So the debate at the moment is, how do we create the context in which people think this negotiation is serious, that it will lead to a viable Palestinian state, one that is a secure neighbor for Israel, but also a Palestinian state in which the Palestinians have the freedom to run their own territory?

    KING: Assess the politics of the moment. Some would look at these two governments and say Prime Minister Netanyahu cannot afford to give up much or he’ll lose his coalition. President Abbas has said, enough, I’m frustrated with this, I’m not going to stay in power much longer. So you see two weak governments, some would say, there is no way they could get anything done, and others would say, that’s the perfect opportunity. How do you see it?

    BLAIR: Because I’m more naturally optimistic, I see it as an opportunity. I also think both of them have got one great source of strength that’s not to be underestimated here. I mean, I spend a lot of time in Israel and in the Palestinian territory. There is no doubt in my mind at all that a majority of people, both Israelis and Palestinians, want to see a two-state solution.

    Their doubt over the past years has been whether it’s possible to have it, but their commitment in principle to getting it has not diminished. So our task, if you like, is to set the context in which they think this can be done. Now I’ve spent time talking to the leadership of both sides.

    Whatever doubts they have about each other’s good faith from time to time, I mean, I don’t doubt the good faith of either. I think they genuinely want to find a way through, but they come at it from completely opposite sides. Israel wants to know that its security is going to be protected, while on the West Bank the Palestinian Authority have made real strides forward in security.

    I mean, I can go to cities on the West Bank now, Jenin and Nablus and Hebron and Qalqilya and Jericho, places that two years ago would have had quite a different security setting, now with security greatly improved. So there are things that the Palestinians are doing, actually, to help meet that Israeli concern.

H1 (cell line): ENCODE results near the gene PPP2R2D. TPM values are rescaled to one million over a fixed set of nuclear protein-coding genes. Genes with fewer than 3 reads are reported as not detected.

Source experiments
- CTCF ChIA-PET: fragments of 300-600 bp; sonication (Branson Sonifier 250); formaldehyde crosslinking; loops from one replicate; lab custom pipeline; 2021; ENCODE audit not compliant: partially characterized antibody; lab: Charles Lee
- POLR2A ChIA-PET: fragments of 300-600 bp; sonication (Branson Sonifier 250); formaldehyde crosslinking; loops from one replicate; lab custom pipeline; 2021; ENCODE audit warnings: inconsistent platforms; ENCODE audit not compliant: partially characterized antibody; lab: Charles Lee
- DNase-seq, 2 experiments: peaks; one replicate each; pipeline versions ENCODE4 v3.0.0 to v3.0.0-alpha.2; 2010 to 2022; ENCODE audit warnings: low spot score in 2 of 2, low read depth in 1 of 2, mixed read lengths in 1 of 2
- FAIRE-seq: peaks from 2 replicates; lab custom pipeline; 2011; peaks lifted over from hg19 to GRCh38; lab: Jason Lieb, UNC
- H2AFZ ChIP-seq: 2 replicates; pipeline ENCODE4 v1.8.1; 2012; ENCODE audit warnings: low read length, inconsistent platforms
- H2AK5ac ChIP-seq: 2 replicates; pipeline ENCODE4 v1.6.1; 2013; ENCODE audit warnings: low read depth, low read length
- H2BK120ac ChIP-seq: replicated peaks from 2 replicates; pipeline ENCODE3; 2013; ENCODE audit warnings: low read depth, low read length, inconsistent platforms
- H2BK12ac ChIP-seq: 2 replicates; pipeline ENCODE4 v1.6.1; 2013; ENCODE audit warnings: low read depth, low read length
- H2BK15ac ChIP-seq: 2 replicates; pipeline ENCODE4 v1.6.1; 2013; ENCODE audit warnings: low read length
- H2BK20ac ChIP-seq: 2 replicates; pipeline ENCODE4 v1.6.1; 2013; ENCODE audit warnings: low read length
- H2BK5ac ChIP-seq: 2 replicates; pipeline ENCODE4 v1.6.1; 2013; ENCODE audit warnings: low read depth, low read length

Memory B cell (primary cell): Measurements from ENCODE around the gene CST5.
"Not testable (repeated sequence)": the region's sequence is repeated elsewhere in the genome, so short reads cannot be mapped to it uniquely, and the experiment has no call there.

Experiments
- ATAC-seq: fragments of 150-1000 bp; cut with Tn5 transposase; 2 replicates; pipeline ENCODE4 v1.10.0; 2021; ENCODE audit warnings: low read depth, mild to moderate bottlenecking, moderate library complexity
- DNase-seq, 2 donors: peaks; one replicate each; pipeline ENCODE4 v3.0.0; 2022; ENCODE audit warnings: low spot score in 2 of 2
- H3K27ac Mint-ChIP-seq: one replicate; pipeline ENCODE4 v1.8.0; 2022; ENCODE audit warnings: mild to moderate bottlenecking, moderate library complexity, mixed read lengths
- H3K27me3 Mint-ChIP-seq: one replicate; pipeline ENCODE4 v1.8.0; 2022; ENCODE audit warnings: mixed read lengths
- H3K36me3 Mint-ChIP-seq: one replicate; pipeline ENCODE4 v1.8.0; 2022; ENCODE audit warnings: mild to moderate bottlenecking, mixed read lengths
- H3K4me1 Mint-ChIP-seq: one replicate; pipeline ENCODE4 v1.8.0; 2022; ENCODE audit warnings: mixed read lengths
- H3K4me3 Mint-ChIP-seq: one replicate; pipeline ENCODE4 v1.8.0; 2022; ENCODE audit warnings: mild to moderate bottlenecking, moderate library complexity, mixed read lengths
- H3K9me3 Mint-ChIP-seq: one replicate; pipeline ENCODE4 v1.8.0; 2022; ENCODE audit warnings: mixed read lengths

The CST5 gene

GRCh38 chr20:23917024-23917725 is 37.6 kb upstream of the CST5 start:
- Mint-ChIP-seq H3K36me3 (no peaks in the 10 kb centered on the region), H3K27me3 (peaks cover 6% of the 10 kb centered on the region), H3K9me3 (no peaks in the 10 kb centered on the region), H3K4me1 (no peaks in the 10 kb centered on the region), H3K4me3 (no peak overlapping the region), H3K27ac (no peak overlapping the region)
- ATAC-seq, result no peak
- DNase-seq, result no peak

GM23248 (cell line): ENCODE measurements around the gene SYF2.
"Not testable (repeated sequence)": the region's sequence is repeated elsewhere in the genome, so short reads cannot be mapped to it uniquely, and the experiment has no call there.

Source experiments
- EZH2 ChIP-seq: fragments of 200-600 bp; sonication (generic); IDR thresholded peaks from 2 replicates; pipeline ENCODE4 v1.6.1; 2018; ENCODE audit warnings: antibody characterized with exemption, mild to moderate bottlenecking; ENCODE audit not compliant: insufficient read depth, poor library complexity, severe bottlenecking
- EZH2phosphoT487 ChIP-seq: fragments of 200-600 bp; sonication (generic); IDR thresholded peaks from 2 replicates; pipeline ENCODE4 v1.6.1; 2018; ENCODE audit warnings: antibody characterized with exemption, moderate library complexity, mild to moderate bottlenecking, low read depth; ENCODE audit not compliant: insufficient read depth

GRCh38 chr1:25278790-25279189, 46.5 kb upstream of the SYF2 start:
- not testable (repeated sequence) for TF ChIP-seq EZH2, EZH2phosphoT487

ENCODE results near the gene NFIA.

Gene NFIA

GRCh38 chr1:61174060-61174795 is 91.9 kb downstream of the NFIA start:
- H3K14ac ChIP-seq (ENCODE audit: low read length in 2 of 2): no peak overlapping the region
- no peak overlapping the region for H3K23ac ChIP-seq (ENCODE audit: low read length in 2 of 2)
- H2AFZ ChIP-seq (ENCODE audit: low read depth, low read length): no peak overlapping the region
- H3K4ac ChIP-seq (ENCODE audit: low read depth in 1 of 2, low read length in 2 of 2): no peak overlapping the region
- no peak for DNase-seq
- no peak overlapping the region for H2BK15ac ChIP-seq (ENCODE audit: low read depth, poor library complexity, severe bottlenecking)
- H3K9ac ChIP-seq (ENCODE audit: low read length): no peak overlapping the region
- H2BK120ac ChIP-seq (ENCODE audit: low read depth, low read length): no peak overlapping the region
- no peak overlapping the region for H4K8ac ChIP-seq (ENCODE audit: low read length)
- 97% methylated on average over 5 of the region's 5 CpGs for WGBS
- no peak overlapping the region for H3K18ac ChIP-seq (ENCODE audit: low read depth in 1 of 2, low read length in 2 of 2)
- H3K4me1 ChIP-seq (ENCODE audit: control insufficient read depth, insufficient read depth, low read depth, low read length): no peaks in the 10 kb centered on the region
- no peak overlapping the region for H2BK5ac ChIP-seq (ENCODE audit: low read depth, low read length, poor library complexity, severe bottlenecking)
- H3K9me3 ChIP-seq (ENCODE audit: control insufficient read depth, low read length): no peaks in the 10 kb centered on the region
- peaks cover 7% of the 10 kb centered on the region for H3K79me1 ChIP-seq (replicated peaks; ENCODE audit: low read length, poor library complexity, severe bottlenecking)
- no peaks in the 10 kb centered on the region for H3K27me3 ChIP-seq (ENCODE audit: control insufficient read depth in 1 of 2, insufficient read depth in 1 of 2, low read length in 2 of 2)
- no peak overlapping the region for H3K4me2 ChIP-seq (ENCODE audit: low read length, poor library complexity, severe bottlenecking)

On the other side, for the Palestinians, what they need to know is that if they sit down and talk so the Israelis, it will lead, genuinely, to an independent Palestinian state. And what is it that they want to know? They want to know that the weight of occupation will be lifted.

    But there again, actually, there have been some things that have happened on the West Bank: check points opened, some of the restrictions lifted, Israeli-Arabs coming into the Palestinian territory, an increase in economic growth. As a result, the West Bank economy is probably growing maybe in double digits, actually, at the moment.

    BLAIR: So there is real potential and hope, but the next month, I think, will be completely critical, fundamental to this, because if we can’t get negotiations going that are credible, then the vacuum that is created will suit no one but the extremists.

    KING: Let me follow up on that point. You mentioned the next month is critical. One of the questions being asked back here in the United States is where is the U.S. leadership? I want to read you a bit from a “New York Times” editorial this Saturday. “Nine months later, the president’s promising peace initiative has unraveled. The Israelis have refused to stop all. The Palestinians say that they won’t talk to the Israelis until they do. President Mahmoud Abbas is so despondent, he has threatened to quit. Arab states are refusing to do anything. Mr. Obama’s own credibility is so diminished, his own approval rating in Israel is 4 percent, that serious negotiations may be farther off than ever. Peacemaking takes strategic skill, but we see no sign that President Obama and Mr. Mitchell were thinking more than one move down the board.”